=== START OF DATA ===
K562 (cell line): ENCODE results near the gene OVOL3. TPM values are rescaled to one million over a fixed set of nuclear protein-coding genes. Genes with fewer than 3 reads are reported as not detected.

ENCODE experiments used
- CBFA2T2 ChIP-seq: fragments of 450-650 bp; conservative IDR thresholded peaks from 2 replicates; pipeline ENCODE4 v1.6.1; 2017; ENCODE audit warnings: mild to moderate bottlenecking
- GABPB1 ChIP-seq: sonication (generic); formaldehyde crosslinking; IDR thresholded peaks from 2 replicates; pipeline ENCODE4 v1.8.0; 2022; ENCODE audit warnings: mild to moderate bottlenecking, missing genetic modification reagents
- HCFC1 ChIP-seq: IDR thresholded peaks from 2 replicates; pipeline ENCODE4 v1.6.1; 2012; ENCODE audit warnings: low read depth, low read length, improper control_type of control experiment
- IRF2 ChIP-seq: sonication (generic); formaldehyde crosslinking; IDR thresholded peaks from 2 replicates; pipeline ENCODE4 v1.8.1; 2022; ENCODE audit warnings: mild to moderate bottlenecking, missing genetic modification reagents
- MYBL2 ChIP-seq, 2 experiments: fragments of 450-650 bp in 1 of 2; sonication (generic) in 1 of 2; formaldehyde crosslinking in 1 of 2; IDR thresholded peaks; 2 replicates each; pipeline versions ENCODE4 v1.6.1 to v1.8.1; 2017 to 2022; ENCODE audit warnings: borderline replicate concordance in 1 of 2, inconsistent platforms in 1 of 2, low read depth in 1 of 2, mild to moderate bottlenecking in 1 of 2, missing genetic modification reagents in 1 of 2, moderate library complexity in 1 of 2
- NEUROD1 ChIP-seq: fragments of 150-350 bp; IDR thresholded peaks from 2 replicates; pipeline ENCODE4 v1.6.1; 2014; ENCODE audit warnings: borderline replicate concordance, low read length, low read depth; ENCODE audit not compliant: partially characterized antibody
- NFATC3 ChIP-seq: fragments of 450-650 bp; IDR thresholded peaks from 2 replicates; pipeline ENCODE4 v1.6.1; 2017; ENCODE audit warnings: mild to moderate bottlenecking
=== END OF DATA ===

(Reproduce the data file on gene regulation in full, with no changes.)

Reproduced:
K562 (cell line): ENCODE results near the gene OVOL3. TPM values are rescaled to one million over a fixed set of nuclear protein-coding genes. Genes with fewer than 3 reads are reported as not detected.

ENCODE experiments used
- CBFA2T2 ChIP-seq: fragments of 450-650 bp; conservative IDR thresholded peaks from 2 replicates; pipeline ENCODE4 v1.6.1; 2017; ENCODE audit warnings: mild to moderate bottlenecking
- GABPB1 ChIP-seq: sonication (generic); formaldehyde crosslinking; IDR thresholded peaks from 2 replicates; pipeline ENCODE4 v1.8.0; 2022; ENCODE audit warnings: mild to moderate bottlenecking, missing genetic modification reagents
- HCFC1 ChIP-seq: IDR thresholded peaks from 2 replicates; pipeline ENCODE4 v1.6.1; 2012; ENCODE audit warnings: low read depth, low read length, improper control_type of control experiment
- IRF2 ChIP-seq: sonication (generic); formaldehyde crosslinking; IDR thresholded peaks from 2 replicates; pipeline ENCODE4 v1.8.1; 2022; ENCODE audit warnings: mild to moderate bottlenecking, missing genetic modification reagents
- MYBL2 ChIP-seq, 2 experiments: fragments of 450-650 bp in 1 of 2; sonication (generic) in 1 of 2; formaldehyde crosslinking in 1 of 2; IDR thresholded peaks; 2 replicates each; pipeline versions ENCODE4 v1.6.1 to v1.8.1; 2017 to 2022; ENCODE audit warnings: borderline replicate concordance in 1 of 2, inconsistent platforms in 1 of 2, low read depth in 1 of 2, mild to moderate bottlenecking in 1 of 2, missing genetic modification reagents in 1 of 2, moderate library complexity in 1 of 2
- NEUROD1 ChIP-seq: fragments of 150-350 bp; IDR thresholded peaks from 2 replicates; pipeline ENCODE4 v1.6.1; 2014; ENCODE audit warnings: borderline replicate concordance, low read length, low read depth; ENCODE audit not compliant: partially characterized antibody
- NFATC3 ChIP-seq: fragments of 450-650 bp; IDR thresholded peaks from 2 replicates; pipeline ENCODE4 v1.6.1; 2017; ENCODE audit warnings: mild to moderate bottlenecking